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World Polio Day: A win for polio is a win for global health


Hamna Humail

24th Oct, 2020. 06:46 pm
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World Polio Day
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Rotary’s World Polio Day programme on 24th October marks this year’s historic achievement in the eradication of Polio in Africa.

TV presenter and Paralympic medalist Ade Adepitan co-hosted this year’s programme saying that the eradication of polio in Africa was very personal for him. “Since I was born in Nigeria, this achievement is close to my heart,” says Adepitan, a polio survivor who contracted the disease as a child. “I’ve been waiting for this day since I was young.”

“But we’re not done,” Adepitan cautions. “We’re in pursuit of an even greater triumph — a world without polio. And I can’t wait.”

Five of the six regions of WHO are now free of the disease. These figures represent more than 90 percent of the world’s population. However, it still prevails in Afghanistan and Pakistan, in WHOs Eastern Mediterranean region.

“This effort required incredible coordination and cooperation between governments, UN agencies, civil organizations, health workers, and parents,” said Manek, a member of the Rotary Club of Muthaiga, Kenya. “I’m proud of what we’ve accomplished.”

2020 challenges

A panel of global health experts in Global Polio Eradication Initiative (GPEI) discussed how the infrastructure that was built has helped eradicate Polio and aided communities tackle the needs that arose as a result of the Covid-19 pandemic.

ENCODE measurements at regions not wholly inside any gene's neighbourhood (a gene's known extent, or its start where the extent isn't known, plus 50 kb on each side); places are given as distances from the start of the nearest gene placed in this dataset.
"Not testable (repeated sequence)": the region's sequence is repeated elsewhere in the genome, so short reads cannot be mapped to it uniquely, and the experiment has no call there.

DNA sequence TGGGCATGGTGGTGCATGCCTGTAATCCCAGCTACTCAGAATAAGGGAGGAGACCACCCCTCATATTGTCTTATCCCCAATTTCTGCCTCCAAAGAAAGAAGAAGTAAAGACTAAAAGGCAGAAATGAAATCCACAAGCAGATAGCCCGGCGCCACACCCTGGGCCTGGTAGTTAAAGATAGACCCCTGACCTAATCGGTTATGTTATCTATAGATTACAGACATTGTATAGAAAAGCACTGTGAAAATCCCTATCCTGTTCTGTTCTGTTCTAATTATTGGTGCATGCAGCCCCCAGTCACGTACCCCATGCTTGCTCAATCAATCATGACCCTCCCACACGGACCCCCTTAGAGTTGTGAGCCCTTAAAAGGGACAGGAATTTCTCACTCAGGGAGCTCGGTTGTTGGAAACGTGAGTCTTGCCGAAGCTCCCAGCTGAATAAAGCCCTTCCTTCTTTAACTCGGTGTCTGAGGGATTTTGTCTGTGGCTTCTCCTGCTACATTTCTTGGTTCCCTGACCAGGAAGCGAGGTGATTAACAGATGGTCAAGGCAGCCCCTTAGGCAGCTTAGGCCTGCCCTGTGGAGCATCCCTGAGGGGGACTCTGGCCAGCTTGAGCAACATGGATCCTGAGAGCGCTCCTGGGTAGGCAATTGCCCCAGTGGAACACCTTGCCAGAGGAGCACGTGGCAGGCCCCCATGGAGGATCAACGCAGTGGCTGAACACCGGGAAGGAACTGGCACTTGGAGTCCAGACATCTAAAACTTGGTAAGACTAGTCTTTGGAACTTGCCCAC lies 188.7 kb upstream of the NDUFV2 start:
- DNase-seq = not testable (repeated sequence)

“The infrastructure we built through polio in terms of how to engage communities, how to work with communities, how to rapidly teach communities to actually deliver health interventions, do disease surveillance, et cetera, has been an extremely important part of the effort to tackle so many other diseases,” says Dr. Bruce Aylward, Senior Adviser to the Director General at the WHO.

Future battles against Polio

The polio partnerships are working in order to get rid of all strains of poliovirus globally, so that no child is affected by the suffering caused by polio paralysis. Routine immunizations should be done in Africa to stop the virus from returning.

Rotary has contributed more than $2.1 billion for the eradication of Polio since it launched its Polio Plus Programme in 1985. It raises $50 million annually for polio eradication activities.

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